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Indigenous people in BD: Address individual and collective rights

Published : Saturday, 13 January, 2018 at 12:00 AM Count : 83
Mahidul Islam

Bangladesh is a country of ethnic and cultural diversity, with more than 54 indigenous communities speaking at least 35 languages, where 80 per cent of the indigenous peoples live in plain land districts of the North and South-East of the country, and the rest in the Chittagong Hill Tracts (CHT) areas.
Historically, indigenous peoples of Bangladesh have been at the forefront of different struggles against feudalism and colonialism, and many members of these communities also took an active part in the 1971 Liberation War of the country as well. In spite of all these great contributions, they remain one of the most deprived sections in all sectors.
Currently, Bangladesh is on its way to develop the National Action Plan for the implementation of the Sustainable Development Goals (SDGs). Until now, the indigenous people haven't been consulted and engaged in this process, although a meaningful engagement in national development is one of the major components of the UNDRIP. Also, the spirit of the sustainable development agenda 2030 is "leave no one behind".
The United Nations Declaration on the Rights of Indigenous Peoples (UNDRIP) was adopted on September 13, 2007 at the 61st session of the General Assembly in the UN headquarters, New York City, United States. The UNDRIP is a landmark accomplishment for the member-states of the UN recognising the rights of the world's indigenous population.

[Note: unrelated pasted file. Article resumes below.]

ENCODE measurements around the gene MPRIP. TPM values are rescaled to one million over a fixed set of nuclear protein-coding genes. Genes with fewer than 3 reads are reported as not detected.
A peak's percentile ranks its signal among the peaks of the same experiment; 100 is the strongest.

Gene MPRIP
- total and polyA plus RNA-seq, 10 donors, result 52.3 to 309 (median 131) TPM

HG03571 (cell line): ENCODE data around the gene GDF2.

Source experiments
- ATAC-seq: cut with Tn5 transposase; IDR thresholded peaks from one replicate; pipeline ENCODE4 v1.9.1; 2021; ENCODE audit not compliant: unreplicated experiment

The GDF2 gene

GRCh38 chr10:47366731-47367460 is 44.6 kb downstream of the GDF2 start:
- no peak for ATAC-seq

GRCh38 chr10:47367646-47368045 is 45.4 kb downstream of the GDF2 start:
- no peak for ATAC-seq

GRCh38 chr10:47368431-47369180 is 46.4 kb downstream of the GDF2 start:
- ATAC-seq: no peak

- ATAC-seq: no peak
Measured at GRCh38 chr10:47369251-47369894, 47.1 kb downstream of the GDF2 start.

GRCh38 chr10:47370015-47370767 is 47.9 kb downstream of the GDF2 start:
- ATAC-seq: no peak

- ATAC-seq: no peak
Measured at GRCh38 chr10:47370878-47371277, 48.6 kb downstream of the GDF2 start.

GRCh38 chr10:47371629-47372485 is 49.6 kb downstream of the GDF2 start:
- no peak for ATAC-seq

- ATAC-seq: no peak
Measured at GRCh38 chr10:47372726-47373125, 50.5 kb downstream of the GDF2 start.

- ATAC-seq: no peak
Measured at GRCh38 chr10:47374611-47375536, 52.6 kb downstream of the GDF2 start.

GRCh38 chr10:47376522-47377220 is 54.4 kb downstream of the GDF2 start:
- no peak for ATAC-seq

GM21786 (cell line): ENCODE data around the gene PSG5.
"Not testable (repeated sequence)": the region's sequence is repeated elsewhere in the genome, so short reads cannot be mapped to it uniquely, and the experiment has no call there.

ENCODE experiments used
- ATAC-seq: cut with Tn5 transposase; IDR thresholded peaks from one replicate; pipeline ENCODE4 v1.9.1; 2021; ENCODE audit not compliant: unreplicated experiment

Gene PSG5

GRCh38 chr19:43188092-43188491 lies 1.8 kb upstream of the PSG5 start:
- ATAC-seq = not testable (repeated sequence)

The declaration addresses both individual and collective rights, cultural rights and identity, rights to education, health, employment, language and others. It outlaws discrimination against the indigenous peoples and promotes their full and effective participation in all matters that concern them.
It also ensures their right to remain distinct and to pursue their own visions of economic, social and cultural development. The declaration explicitly encourages harmonious and cooperative relations between the states and indigenous peoples.
The historical subjugation and injustices faced by these peoples, systematic exploration of their lands, territories and resources, non-recognition of their distinct identities, traditions, cultures and customs, lack of political participation and engagement in decision-making, and denial of access to basic services were, among others, compounding factors that motivated the member-states to be engaged in the two-decade-long negotiation for framing the declaration.
During its adoption, the then Secretary-General Ban Ki-moon warmly welcomed the declaration, calling it "a triumph for indigenous peoples around the world." He further noted that "this marks a historic moment when UN Member States and indigenous peoples reconciled with their painful histories and resolved to move forward together on the path of human rights, justice and development for all."
As we step in the 10th year since the UNDRIP was adopted by the General Assembly, we must recognise that the declaration is the most comprehensive international agreement on the rights of indigenous peoples.